You Don’t Need to Close a Diastasis Recti

You Don't Need to Close a Diastasis Recti(Start with What is a Diastasis Recti)

A veil of misleading, overly hyped, or downright bad prescriptions dim decent diastasis recti advice. I once went to a personal trainer whose $125/hr decree was “you must self-massage your midline to break up scar tissue. Then the rectus abdominis will close back together.” Her source material was a massage therapist friend.

This advice was bad. Diastasis recti is not the result of pregnancy induced scar tissue, even if you have had a c-section (which, at that point, I had not).

Still, I diligently massaged—right after walking barefoot on rocks—and doing an odd pantomime exercise against a wall. Don’t ask. This didn’t close the gap. And was not the last piece of bad advice I followed.

What I Wish an Expert Had Told Me

I wish an “expert” had told me the size of your diastasis will change depending on the time of day, how far up you lift your head, what you ate, what exercises you have been doing, whose fingers are measuring, the tilt of your pelvis, and the way the wind is blowing.

This is normal and not a big deal. The size is much less important than function.

However, a large gap probably correlates with decreased function, so I’m not saying you shouldn’t work towards abdominal strength and a smaller gap. Nonetheless, you can restore function even if the gap doesn’t close completely.

My function improved much more quickly than my gap narrowed. Instead of celebrating my successes, I became fixated on why the damned gap was still there. Sigh.

This is what I should have asked myself instead of constantly sticking my fingers into my abdomen.

  1. Do you fall over when standing on one leg? That’s not normal.
  2. Do you have trouble stabilizing your hips when doing a one legged bridge? Also, not great.
  3. Does your abdomen hurt or feel achy throughout the day? It shouldn’t.
  4. Can you squat, lunge, plank, lift, push, pull, etc. without pain or a bulging belly? If you can’t, slowly work on this. Many women can gain enough function to do all these things, even with a lingering gap.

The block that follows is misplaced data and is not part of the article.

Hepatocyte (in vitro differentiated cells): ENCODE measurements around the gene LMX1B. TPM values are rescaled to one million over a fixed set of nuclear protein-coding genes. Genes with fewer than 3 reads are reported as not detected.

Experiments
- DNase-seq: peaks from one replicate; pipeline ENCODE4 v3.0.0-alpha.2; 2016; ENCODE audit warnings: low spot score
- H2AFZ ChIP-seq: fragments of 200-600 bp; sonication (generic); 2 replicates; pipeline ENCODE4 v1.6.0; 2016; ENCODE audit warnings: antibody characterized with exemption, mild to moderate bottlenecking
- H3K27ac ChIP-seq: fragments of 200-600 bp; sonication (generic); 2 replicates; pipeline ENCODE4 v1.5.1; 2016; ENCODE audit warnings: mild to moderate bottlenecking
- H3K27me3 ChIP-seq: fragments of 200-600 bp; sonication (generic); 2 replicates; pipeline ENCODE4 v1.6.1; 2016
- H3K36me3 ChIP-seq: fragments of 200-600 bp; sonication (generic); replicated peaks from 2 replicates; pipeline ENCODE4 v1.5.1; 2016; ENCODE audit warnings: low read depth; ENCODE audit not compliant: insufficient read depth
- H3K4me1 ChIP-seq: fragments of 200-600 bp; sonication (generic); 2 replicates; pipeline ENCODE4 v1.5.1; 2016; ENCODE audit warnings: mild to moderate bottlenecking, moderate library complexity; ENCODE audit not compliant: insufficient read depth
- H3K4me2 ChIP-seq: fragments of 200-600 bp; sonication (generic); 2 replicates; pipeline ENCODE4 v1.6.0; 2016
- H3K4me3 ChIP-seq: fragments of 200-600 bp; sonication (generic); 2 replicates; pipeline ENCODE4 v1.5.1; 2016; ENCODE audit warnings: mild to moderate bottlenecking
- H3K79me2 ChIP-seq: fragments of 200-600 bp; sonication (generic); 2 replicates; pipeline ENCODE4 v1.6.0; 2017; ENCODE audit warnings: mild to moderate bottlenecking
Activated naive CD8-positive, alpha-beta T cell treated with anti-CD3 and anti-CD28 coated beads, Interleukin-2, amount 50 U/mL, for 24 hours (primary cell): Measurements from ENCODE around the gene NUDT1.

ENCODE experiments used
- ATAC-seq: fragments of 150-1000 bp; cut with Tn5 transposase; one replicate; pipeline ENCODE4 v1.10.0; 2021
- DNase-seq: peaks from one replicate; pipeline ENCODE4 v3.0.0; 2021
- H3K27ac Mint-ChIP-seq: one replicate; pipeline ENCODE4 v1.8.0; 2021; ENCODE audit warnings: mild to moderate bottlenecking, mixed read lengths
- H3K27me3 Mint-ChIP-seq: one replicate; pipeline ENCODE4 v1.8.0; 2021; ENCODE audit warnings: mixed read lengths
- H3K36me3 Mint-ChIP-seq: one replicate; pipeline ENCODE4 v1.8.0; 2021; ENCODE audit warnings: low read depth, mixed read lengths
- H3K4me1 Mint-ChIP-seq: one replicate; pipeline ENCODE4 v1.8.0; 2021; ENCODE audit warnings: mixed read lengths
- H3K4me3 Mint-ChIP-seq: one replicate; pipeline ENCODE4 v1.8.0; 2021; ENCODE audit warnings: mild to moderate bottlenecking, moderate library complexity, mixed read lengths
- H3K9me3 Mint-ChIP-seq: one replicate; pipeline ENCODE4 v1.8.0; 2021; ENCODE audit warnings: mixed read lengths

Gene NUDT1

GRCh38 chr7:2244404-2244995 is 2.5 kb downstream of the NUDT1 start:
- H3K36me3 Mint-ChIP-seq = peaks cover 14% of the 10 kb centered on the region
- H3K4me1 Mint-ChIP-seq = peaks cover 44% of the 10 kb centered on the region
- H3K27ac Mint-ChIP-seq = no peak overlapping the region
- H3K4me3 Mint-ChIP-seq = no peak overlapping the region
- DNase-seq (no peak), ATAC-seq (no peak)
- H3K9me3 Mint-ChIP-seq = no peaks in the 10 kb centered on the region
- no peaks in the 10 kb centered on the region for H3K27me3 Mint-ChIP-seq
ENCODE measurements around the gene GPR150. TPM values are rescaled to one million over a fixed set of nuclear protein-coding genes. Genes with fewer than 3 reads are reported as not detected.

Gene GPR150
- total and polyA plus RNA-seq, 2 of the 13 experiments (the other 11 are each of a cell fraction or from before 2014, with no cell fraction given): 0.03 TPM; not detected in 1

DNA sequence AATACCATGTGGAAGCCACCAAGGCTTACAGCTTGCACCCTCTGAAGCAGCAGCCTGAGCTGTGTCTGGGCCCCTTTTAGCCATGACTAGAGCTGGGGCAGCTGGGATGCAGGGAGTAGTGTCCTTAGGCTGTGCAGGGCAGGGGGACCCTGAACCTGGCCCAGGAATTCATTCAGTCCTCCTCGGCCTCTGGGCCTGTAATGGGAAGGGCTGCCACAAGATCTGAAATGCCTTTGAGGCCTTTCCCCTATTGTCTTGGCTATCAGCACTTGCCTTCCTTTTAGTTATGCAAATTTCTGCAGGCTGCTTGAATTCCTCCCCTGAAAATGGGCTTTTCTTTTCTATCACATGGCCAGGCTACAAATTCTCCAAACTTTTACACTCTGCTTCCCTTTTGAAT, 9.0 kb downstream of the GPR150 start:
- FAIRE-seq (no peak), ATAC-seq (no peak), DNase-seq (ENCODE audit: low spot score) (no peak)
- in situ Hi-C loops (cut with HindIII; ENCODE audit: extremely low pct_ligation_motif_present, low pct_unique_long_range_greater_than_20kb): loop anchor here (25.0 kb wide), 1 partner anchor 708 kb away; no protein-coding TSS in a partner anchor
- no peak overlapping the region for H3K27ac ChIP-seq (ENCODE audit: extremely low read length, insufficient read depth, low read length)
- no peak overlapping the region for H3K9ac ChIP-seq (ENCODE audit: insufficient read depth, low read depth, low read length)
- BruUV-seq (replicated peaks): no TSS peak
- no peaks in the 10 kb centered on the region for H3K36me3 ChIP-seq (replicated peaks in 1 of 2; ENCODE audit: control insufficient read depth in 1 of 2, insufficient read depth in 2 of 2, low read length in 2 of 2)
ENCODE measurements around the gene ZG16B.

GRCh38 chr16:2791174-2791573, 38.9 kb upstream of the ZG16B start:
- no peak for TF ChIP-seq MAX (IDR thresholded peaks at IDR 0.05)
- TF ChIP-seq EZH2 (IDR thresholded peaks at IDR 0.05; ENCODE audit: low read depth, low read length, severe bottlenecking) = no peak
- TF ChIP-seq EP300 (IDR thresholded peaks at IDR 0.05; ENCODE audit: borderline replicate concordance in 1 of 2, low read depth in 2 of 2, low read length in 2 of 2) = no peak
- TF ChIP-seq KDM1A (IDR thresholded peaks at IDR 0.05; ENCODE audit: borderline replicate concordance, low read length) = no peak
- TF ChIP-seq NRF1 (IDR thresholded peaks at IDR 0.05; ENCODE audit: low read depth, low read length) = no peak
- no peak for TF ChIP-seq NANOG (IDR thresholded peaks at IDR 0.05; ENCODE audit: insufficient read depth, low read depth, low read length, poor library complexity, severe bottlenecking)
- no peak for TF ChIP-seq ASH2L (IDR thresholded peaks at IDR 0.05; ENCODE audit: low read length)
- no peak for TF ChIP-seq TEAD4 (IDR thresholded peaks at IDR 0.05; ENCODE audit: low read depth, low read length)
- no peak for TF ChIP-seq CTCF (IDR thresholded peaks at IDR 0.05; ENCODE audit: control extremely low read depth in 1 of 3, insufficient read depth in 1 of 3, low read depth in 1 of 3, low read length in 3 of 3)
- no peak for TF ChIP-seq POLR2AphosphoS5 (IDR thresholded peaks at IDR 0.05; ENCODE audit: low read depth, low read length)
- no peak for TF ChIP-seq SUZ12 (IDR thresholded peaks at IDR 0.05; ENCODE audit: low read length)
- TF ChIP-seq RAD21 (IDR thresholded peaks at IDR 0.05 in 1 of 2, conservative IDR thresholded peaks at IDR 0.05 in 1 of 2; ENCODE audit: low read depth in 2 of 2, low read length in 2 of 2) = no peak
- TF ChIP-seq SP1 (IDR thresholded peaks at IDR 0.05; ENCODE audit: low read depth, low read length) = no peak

5. Do you pee yourself and do you know about pelvic organ prolapse? Weak pelvic floor muscles are not necessarily related to your DR, but a lot of women obsess about the size of their ab gaps and overlook other postpartum concerns. You can work on DR and pelvic floor problems simultaneously. If you suspect a pelvic floor disorder, schedule an appointment with your doctor. Knowing this can help temper expectations and adjust the type of exercises you do.

Having a gap without any other symptoms isn’t a big deal. It’s called a FUNCTIONAL DIASTASIS RECTI. According to my physical therapist, this is what I have obtained through exercise and other modifications.[1]

If you don’t have function, work on building that. In the process, the gap may narrow, but the narrowing shouldn’t be the primary goal.

Exceptions

Some women have multiple hernias, complete loss of function, or linea albas that can’t generate any tension. Doing all the exercises and breathing patterns in the world won’t help that. Instead, they are candidates for surgery—a painful and invasive surgery—but one these women are lucky to have as an option.

On the other end are women who can fit a finger into a gap, have no functional problems, yet agonize over their diastasis recti. In this case anatomy isn’t the problem. Perception is. Luckily, body image problems can be helped without surgery.

Exercise can help your belly. Truly. But any program that promises to close the gap is lying. It may close. It may not. A 2014 review of the scientific literature concluded “non-specific exercise may or may not help to prevent or reduce DRAM during the ante- and postnatal periods.”

Now that I’ve dashed your hopes of an easy diastasis recti fix, read How to Measure Function.

Want to know more about diastasis recti? Then check out the 60+ Page Essay “Why Diastasis Recti Experts Disagree.” 

(Pin It)

Pin It

Footnote:

[1] The well known Canadian physical therapist Diane Lee has found sometimes the gap actually INCREASES as function INCREASES. This is because the line alba requires loading and loading means pulling.